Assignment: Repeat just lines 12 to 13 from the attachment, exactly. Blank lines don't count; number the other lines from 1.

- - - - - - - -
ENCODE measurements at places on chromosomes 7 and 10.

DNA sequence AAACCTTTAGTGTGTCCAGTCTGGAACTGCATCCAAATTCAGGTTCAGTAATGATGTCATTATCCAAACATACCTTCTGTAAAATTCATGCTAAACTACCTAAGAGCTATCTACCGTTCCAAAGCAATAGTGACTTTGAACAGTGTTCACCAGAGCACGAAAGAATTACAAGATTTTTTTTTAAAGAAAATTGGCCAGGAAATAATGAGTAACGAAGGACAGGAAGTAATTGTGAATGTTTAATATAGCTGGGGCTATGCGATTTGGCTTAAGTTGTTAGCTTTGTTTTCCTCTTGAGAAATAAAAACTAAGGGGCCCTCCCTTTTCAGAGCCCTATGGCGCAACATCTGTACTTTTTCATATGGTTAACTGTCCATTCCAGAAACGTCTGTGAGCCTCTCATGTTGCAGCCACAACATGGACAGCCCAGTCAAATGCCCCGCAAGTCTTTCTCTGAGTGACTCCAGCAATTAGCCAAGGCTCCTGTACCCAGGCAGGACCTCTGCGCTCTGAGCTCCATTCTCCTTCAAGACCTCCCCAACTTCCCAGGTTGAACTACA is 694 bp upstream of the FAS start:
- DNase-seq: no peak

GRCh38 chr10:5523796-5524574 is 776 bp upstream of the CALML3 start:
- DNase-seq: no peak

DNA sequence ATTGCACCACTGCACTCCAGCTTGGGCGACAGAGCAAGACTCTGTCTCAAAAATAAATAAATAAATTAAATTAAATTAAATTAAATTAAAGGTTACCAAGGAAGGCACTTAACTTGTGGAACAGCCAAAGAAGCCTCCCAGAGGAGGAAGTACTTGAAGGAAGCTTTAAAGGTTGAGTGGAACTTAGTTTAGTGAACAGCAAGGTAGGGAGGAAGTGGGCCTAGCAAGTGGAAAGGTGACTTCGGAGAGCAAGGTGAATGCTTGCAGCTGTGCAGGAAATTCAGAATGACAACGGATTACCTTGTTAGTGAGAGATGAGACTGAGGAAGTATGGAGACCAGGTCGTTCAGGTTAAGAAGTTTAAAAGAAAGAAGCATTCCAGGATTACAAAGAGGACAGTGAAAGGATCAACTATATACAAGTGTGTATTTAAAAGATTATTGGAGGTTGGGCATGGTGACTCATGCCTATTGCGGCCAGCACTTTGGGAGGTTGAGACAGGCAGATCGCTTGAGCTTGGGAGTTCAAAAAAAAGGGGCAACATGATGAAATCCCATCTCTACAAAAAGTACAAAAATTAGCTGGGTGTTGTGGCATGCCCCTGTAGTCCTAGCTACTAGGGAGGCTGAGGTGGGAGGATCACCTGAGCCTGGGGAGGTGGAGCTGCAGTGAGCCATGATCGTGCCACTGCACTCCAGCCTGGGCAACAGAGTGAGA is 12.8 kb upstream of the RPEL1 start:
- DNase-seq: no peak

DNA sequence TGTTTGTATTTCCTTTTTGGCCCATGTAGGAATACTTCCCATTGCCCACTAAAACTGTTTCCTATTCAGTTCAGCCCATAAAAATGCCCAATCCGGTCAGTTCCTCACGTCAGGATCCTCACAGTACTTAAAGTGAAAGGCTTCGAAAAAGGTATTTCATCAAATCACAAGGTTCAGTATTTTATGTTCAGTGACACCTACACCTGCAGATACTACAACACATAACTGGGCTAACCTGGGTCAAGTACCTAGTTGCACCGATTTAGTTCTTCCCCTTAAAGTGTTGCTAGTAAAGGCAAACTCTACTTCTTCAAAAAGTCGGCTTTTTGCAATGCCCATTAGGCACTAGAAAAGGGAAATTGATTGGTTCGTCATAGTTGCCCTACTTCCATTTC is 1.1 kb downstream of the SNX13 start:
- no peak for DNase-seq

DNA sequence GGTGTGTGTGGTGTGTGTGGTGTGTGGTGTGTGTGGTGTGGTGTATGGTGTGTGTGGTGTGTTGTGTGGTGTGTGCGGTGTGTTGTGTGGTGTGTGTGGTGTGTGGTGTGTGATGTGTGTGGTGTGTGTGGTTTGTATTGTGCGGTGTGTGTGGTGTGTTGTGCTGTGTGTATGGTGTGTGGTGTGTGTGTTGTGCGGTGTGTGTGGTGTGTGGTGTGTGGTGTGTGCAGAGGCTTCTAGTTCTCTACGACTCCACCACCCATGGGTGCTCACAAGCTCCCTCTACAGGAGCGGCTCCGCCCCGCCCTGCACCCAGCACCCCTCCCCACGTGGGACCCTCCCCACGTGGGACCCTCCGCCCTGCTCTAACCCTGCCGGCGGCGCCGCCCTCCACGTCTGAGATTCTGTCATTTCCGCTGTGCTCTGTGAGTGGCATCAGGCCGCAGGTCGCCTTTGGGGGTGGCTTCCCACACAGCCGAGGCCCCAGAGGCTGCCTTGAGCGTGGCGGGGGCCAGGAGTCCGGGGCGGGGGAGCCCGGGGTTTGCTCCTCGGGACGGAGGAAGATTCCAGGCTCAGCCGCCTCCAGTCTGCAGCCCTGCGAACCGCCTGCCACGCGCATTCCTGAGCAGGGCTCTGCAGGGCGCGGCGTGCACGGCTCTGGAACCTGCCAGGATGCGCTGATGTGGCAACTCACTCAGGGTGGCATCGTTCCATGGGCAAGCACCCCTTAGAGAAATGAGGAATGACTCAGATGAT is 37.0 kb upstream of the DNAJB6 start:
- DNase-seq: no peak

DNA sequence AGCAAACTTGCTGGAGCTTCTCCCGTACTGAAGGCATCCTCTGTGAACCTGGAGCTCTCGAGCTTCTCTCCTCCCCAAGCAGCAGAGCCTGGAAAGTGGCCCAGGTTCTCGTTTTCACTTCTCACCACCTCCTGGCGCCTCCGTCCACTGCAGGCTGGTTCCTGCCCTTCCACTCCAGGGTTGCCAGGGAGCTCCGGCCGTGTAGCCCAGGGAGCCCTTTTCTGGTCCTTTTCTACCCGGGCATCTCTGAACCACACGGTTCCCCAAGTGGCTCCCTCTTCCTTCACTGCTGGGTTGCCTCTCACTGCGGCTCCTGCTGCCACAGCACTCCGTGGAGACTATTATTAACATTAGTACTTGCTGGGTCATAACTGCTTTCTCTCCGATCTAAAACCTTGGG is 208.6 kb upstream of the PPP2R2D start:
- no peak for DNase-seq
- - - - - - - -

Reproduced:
DNA sequence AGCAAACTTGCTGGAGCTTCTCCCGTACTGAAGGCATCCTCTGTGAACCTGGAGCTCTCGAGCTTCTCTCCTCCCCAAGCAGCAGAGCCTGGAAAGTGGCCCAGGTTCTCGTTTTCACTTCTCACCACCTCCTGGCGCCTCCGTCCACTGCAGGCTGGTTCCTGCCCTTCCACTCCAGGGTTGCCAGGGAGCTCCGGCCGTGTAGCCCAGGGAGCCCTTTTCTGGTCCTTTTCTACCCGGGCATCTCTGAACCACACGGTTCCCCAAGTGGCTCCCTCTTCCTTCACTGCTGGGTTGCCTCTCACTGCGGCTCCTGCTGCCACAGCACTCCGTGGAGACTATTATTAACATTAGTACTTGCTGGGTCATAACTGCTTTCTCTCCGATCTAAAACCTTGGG is 208.6 kb upstream of the PPP2R2D start:
- no peak for DNase-seq